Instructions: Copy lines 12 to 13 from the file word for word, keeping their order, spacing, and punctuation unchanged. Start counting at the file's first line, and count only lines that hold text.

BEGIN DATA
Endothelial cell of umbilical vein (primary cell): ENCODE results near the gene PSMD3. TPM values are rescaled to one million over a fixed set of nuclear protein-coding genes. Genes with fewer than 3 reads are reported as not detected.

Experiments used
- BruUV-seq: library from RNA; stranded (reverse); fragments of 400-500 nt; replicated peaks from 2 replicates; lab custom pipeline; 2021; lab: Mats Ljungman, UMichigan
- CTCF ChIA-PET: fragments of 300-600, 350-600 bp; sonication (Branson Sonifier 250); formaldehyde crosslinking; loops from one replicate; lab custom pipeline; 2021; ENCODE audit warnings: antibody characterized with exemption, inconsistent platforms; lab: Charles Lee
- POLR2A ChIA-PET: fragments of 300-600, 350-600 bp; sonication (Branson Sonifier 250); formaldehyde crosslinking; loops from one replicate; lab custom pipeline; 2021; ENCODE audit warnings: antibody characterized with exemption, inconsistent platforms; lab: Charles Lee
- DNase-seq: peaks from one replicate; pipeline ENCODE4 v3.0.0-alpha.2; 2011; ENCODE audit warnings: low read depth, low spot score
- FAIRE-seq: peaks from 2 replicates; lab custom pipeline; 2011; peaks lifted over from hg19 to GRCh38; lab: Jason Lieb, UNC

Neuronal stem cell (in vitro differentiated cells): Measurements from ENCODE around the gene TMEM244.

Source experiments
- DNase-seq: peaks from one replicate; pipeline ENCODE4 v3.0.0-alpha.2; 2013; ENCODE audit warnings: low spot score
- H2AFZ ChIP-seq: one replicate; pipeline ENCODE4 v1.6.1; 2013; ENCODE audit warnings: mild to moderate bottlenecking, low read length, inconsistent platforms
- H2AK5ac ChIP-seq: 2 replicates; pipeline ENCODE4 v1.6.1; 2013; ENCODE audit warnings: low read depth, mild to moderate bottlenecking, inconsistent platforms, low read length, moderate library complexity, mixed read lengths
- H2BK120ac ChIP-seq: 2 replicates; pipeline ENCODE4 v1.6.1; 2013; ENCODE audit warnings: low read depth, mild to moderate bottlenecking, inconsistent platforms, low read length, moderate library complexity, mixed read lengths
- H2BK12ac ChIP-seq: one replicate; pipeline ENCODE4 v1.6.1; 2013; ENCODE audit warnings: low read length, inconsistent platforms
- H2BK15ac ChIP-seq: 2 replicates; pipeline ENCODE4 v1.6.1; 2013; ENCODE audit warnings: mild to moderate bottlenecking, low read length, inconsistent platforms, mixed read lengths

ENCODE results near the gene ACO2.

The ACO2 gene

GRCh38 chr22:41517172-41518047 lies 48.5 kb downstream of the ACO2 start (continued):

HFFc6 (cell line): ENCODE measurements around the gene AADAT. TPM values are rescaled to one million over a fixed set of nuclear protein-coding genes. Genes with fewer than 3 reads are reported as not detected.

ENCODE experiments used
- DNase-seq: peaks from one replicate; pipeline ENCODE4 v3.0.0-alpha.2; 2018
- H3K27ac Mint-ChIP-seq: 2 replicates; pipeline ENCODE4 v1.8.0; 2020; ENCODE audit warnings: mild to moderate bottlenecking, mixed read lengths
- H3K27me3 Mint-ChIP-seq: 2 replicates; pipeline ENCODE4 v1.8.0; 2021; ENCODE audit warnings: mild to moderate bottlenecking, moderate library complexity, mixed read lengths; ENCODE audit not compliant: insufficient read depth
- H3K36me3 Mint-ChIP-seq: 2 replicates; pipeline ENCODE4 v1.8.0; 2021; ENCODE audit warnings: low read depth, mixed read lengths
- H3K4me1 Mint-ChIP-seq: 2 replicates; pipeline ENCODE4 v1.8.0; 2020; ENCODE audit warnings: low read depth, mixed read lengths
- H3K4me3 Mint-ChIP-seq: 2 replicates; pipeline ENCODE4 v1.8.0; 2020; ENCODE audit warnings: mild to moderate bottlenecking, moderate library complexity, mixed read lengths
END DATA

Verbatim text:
- H2AK5ac ChIP-seq: 2 replicates; pipeline ENCODE4 v1.6.1; 2013; ENCODE audit warnings: low read depth, mild to moderate bottlenecking, inconsistent platforms, low read length, moderate library complexity, mixed read lengths
- H2BK120ac ChIP-seq: 2 replicates; pipeline ENCODE4 v1.6.1; 2013; ENCODE audit warnings: low read depth, mild to moderate bottlenecking, inconsistent platforms, low read length, moderate library complexity, mixed read lengths